House lawmakers on Monday approved a revamped multibillion-dollar coronavirus relief package aimed at softening the blow many Americans will feel as stores shutter, people stay indoors and the stock market plummets as the coronavirus pandemic continues.
The deal, which was hashed out by Treasury Secretary Steve Mnuchin and House Speaker Nancy Pelosi, D-Calif., got the backing of President Trump and is expected to be voted on in the Senate on Tuesday.
Here’s a look at what is -- and is not -- in the bill:
Free COVID-19 testing
Even as the Trump administration continues to struggle to get the tests to public health providers, the bill would cover -- free of charge -- a test to anyone who needs it.
The legislation would require all testing costs to be covered under any private insurance plan and through government-funded plans like Medicare and Medicaid. The bill also includes $1 billion to the Disaster Medical System to cover costs for people without medical insurance, $82 million to the Defense Department, $64 million to the Indian Health Service and $60 million for the Department of Veterans Affairs.
Paid sick leave and emergency leave
With one of the biggest economic concerns amid the outbreak being what happens to hourly workers when they can’t go to work, the bill would make governments and employers with less than 500 employees pay two weeks of sick leave if they get the coronavirus, while those workers forced to take care of a loved one with the virus would be paid two-thirds of their regular pay.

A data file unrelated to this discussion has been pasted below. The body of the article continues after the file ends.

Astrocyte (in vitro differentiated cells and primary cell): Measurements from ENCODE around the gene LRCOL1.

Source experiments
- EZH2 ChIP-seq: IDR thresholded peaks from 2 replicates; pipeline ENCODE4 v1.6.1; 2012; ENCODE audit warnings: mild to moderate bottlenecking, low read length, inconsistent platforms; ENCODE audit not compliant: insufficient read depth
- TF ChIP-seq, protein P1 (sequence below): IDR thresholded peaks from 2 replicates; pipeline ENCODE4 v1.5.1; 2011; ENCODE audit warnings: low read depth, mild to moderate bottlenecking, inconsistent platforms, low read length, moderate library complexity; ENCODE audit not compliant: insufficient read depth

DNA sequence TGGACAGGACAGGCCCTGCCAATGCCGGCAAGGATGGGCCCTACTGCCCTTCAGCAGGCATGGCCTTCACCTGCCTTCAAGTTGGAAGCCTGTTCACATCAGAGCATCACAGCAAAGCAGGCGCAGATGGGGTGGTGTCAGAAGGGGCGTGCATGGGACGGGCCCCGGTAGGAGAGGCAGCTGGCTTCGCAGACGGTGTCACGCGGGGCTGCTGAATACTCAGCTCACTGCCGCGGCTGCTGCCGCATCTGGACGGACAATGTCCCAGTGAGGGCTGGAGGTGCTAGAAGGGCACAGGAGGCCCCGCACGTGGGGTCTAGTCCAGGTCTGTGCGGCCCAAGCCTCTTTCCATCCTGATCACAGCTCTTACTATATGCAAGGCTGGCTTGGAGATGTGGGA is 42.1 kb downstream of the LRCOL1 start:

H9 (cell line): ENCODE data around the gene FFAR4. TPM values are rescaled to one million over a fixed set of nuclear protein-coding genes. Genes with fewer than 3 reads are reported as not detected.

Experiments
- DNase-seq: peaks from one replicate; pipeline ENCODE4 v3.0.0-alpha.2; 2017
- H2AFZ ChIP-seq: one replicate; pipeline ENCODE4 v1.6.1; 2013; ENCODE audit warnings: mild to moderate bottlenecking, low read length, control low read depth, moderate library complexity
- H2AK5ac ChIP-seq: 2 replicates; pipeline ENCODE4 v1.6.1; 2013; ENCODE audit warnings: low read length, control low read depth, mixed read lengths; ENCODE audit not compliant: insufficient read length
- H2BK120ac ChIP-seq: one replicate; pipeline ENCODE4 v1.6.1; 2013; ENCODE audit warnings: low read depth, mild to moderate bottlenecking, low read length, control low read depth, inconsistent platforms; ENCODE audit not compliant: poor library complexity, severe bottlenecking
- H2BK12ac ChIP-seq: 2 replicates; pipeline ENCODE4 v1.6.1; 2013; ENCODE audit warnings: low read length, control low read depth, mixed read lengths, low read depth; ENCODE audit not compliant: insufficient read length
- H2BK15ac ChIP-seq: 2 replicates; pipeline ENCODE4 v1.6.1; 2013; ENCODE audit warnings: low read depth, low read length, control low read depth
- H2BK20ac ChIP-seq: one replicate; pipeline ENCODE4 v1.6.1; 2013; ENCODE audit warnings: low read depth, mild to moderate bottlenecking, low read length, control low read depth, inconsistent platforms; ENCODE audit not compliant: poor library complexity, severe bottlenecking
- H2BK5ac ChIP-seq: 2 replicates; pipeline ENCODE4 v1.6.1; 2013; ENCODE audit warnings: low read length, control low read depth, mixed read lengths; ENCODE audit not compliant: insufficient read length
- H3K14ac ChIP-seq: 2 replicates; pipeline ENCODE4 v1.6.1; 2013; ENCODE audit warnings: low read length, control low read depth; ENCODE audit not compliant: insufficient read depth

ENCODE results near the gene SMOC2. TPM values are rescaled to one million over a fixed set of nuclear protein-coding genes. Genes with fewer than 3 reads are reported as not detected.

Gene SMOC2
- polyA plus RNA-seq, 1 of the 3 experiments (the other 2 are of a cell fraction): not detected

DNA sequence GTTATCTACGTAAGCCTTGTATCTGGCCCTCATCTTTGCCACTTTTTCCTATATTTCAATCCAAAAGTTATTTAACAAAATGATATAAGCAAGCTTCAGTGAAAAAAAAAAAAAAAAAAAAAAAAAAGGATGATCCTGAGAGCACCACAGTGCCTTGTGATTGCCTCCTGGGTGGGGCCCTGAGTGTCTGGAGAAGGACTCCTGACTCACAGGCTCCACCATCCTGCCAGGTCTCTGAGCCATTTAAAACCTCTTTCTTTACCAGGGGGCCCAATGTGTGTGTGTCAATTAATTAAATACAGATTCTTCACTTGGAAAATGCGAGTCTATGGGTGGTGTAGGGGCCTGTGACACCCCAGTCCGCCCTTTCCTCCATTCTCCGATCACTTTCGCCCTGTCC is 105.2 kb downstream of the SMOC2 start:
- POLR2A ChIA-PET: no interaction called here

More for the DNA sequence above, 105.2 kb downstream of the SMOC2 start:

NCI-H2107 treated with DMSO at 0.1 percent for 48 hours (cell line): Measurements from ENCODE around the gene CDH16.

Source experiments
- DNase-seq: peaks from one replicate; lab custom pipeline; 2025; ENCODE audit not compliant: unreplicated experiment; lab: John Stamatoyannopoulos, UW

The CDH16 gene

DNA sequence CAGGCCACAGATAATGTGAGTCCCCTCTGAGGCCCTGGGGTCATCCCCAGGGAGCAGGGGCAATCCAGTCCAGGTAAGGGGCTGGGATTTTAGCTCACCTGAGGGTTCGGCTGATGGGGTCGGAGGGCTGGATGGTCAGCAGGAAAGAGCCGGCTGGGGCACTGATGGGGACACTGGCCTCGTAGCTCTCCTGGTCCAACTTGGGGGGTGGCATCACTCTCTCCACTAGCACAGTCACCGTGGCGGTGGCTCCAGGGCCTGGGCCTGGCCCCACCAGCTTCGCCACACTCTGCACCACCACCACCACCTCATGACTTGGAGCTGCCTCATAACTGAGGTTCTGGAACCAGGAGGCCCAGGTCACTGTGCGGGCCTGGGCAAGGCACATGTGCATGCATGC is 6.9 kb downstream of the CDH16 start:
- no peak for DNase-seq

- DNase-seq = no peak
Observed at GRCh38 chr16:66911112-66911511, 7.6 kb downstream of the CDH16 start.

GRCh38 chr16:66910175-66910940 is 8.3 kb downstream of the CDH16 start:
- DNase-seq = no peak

Workers would also be able to take another 10 days off work at two-thirds pay.
But there are exceptions.
Businesses that have 50 or fewer employees would be exempt if they are likely to go out of business, and self-employed workers would be able to claim a refundable tax credit to cover sick-leave costs. Large companies -- like McDonalds, for example -- would also be exempt, but Pelosi would like those companies to pay out of their own pockets.
Already Walmart and a few other major companies have pledged to do so.
The legislation looks to provide additional funds to states that see a 10 percent increase in unemployment, while also loosening states' requirements to qualify for unemployment benefits.
Health care worker protections
Doctors, nurses and other health care workers are on the frontlines of battling the coronavirus and the bill wants to make sure that they are protected. Included in the legislation is a provision requiring state and local hospitals, along with nursing facilities, to comply with additional, stricter safety and health plans.
The bill would give $250 million to give 25 million home-delivery meals to seniors, $400 million for food banks, $500 million to help feed mothers and young children, and $100 million to territories such as Puerto Rico and Guam.
It would also permit public schools that provide breakfast and lunch to low-income students to hand out the food on the go, inside of in a cafeteria.
The legislation would override a restriction set up by the Trump administration and due to go into effect on April 1, which would cut off benefits for 700,000 adults who are not working.